Arthur Conley began his career as a protege of Otis Redding. After Redding’s tragic airplane crash death, Conley continued on with his career becoming a quite successful Soul singer. On More Sweet Soul Conley starts off with a light Pop-Soul sound with a cover of the Beatles Ob-La-Di, Ob-La-Da, followed by his own Shing-A-Ling. Both are too commercial sounding for me. The album doesn’t really get down until One Night Is All I Need with its great bass and drum intro that could be looped and some real Soul singing out of Conley. That seems to lead Conley back to his roots with I Got A Feeling, Aunt Dora’s Love Soul Shack, Stuff You Gotta Watch, and That Can’t Be My Baby all providing some sweet southern Soul sounds. Conley also tries to get a little Redding into his singing on Run On. After a slow start, More Sweet Soul turns into a very solid album. Half of the record was recorded at the Muscle Shoals studios in Alabama, while the other half was done at the American Recording Studios in Memphis.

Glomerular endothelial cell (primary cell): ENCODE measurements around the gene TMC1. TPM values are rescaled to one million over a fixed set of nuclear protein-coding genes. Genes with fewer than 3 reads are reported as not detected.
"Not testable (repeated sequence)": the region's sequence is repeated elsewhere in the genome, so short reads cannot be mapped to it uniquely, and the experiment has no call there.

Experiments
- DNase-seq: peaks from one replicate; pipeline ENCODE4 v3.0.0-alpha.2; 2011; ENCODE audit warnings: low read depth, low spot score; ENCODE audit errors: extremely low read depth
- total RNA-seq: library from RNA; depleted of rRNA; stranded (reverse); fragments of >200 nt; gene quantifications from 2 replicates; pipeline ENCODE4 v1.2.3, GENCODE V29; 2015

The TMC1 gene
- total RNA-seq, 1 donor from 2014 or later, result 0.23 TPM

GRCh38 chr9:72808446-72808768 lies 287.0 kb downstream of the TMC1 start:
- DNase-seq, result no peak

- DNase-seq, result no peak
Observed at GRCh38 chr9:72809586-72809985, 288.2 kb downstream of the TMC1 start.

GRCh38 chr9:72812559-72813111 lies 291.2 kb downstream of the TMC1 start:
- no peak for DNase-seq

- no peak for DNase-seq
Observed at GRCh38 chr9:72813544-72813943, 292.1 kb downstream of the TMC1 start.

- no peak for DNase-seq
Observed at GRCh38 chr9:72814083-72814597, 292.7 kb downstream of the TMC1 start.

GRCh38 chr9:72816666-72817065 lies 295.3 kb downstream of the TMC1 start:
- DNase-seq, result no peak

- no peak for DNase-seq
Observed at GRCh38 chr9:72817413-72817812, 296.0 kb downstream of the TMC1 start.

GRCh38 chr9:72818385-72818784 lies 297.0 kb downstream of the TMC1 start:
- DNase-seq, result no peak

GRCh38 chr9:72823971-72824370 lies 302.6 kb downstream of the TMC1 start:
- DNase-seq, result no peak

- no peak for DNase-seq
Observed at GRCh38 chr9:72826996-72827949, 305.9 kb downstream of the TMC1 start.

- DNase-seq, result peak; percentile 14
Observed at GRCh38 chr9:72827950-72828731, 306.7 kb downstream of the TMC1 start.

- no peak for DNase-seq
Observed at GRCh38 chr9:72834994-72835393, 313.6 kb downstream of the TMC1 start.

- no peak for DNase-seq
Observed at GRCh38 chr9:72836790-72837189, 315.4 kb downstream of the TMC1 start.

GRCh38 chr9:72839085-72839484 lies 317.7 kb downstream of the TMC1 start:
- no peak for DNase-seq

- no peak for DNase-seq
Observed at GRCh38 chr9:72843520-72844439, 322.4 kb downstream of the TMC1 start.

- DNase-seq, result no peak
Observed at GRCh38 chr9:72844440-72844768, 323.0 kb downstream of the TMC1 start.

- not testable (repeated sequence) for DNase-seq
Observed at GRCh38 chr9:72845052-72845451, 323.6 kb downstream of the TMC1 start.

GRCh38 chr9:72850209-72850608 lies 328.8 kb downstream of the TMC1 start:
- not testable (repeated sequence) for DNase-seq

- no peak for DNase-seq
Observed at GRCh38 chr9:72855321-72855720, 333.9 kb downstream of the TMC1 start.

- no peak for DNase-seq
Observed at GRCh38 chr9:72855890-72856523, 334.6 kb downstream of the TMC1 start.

When describing this dozen-song odds-and-ends package, the term "scraping the bottom of the barrel" certainly isn't too far off the mark. Not surprisingly, More Sweet Soul (1969) was R&B vocalist Arthur Conley's final solo entry on Atlantic Records' subsidiary imprint Atco. As noted on the rear LP jacket, the material is split between sessions that were held at Fame Studios in Muscle Shoals, AL, and the American Recording facility in Memphis, TN. In both instances, legendary producer Tom Dowd was behind the scenes. Likewise, it was probably Dowd who -- having worked with the burgeoning fretmeister extensively at Fame during the era -- suggested the addition of guitarist Duane Allman to their already formidable hitmaking house band consisting of guitarist Jimmy Johnson, bassist David Hood, keyboardist Barry Beckett, and drummer Roger Hawkins. With a lilt that insinuates a reggae influence, the disc kicks off with an affable update of the Beatles' White Album deep cut "Ob-La-Di, Ob-La-Da." Another subtle (but telltale) sign that More Sweet Soul was an afterthought rather than career-defining project for Conley is the lack of his own considerable and strong original material. In the instance of his previous outing, Soul Directions(1968), the artist provided a number of the better titles. Although not the rule to the same degree, his co-writing credits here are indicative of the stronger selections. The irresistible groove pulsating through "Aunt Dora's Love Soul Shack" -- which made it into the R&B Top 20 singles survey several months prior to the LP's release -- is one prime example. Similarly, "Run On" bears a syncopated strut rhythm that was an earmark of the funky sounds coming out of Memphis in the mid- to late '60s. The cut also demonstrates Conley's ability to interject himself in the arrangement, bouncing his energetic lead vocals between the horn lines à la James Brown or Conley's mentor, Otis Redding. Far from throwaways, the comparably uninspired ballad "Is That You Love" seems to retain none of Redding's trademark gut-wrenching "begging" delivery.